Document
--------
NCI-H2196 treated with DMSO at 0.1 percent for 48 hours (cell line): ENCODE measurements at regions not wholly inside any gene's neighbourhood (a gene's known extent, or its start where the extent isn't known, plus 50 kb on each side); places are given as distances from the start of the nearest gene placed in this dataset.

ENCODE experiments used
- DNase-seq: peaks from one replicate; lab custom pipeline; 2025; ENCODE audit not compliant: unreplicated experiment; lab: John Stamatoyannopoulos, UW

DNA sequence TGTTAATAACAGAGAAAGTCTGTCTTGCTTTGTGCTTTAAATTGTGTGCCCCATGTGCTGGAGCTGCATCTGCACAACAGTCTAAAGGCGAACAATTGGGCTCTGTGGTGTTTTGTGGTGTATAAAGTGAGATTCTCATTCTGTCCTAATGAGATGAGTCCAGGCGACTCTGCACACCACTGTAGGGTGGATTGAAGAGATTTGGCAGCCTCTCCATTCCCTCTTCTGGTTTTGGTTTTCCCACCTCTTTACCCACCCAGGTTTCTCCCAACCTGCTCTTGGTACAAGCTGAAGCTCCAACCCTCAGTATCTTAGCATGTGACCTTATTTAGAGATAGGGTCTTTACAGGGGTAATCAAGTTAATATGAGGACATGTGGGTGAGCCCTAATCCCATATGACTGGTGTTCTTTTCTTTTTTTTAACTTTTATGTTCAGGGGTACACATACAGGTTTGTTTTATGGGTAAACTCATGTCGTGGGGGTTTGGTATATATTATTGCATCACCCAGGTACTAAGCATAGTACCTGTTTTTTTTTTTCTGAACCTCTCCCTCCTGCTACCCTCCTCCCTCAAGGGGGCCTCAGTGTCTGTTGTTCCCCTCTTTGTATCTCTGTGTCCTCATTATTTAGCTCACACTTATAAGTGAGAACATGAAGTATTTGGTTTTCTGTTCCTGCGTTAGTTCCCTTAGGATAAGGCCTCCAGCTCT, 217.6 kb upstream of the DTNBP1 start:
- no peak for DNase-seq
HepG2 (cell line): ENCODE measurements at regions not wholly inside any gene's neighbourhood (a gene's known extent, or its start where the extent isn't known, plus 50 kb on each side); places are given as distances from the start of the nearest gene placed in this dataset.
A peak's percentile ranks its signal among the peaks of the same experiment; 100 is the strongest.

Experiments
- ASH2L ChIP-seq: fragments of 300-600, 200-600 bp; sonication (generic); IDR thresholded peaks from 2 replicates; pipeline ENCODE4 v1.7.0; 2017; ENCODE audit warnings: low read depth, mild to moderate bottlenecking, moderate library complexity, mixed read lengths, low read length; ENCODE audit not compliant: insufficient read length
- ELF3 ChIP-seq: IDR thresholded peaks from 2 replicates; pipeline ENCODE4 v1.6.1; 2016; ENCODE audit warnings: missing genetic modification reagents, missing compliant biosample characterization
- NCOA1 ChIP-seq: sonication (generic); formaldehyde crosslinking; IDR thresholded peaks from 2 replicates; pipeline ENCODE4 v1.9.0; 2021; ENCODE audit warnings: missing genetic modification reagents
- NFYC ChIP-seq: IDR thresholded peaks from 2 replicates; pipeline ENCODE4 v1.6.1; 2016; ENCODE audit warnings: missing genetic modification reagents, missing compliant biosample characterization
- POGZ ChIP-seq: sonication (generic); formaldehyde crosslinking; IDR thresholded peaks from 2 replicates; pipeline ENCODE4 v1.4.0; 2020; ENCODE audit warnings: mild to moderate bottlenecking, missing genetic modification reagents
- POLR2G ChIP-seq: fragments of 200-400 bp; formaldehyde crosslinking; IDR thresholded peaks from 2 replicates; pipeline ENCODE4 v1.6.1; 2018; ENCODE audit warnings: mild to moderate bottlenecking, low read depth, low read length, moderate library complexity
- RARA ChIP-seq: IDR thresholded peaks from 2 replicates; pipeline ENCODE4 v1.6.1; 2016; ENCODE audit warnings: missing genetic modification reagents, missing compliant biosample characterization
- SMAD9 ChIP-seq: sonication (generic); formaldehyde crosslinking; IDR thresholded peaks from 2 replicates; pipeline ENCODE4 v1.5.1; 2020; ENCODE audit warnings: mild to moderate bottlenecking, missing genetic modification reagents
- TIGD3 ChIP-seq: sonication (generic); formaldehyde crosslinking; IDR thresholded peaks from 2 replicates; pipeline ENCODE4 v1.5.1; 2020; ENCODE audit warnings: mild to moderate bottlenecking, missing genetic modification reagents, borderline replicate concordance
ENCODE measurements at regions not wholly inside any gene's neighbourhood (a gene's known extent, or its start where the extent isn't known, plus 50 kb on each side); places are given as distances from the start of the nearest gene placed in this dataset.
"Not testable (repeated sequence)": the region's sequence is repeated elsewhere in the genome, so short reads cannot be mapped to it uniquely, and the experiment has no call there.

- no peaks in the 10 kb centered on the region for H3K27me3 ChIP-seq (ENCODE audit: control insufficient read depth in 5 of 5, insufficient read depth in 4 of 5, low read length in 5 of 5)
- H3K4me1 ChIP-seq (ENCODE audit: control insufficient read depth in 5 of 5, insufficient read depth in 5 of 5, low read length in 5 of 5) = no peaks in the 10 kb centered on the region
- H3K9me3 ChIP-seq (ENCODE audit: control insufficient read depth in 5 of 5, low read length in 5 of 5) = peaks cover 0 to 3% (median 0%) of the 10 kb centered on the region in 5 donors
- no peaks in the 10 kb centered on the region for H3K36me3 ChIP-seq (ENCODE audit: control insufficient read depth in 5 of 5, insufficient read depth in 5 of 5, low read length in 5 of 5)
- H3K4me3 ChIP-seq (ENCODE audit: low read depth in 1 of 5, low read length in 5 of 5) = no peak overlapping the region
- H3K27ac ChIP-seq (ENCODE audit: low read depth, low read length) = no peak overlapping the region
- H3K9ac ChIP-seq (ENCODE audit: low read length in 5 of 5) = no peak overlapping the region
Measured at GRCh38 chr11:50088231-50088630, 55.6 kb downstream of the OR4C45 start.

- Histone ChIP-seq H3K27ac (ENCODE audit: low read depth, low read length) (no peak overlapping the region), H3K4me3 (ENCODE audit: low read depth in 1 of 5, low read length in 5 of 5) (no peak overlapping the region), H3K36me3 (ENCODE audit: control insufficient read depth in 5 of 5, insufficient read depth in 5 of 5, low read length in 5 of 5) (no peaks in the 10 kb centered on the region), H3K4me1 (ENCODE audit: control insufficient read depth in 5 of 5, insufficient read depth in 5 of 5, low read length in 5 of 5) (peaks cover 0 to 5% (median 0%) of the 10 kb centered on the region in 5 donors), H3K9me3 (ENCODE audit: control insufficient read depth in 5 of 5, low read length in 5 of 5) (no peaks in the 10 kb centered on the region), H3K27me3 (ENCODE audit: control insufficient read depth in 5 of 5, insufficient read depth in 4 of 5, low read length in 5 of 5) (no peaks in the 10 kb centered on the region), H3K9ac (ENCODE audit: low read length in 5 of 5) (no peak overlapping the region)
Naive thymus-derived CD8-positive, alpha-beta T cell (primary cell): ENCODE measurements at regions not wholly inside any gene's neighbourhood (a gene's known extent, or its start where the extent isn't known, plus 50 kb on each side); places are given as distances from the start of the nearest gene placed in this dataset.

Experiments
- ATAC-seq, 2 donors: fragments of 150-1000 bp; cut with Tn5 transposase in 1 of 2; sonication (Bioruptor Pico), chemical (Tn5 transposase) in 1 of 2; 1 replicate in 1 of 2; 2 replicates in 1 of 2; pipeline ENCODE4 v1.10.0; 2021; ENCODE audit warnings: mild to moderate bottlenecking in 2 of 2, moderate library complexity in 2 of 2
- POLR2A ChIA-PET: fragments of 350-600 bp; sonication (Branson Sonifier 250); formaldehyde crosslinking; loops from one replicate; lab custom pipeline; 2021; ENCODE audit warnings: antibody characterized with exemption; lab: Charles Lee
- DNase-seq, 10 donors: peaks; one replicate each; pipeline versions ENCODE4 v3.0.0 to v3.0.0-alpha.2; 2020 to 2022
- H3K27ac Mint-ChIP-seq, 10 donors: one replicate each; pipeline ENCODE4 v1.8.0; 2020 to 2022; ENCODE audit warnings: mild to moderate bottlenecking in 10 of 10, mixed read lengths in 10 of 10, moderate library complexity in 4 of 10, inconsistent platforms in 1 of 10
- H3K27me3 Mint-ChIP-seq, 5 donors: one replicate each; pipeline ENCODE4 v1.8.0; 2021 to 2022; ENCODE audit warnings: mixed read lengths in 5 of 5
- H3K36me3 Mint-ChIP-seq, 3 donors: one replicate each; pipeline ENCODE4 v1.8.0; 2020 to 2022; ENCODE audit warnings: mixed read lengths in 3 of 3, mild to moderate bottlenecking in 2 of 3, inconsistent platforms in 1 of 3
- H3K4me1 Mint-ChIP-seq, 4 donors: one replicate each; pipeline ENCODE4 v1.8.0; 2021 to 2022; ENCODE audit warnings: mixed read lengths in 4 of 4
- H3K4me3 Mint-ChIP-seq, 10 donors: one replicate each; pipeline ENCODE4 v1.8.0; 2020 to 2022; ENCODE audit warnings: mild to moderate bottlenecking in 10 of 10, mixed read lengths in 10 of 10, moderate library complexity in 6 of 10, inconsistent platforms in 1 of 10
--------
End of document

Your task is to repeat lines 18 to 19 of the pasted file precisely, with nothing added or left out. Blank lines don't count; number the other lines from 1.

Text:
ENCODE measurements at regions not wholly inside any gene's neighbourhood (a gene's known extent, or its start where the extent isn't known, plus 50 kb on each side); places are given as distances from the start of the nearest gene placed in this dataset.
"Not testable (repeated sequence)": the region's sequence is repeated elsewhere in the genome, so short reads cannot be mapped to it uniquely, and the experiment has no call there.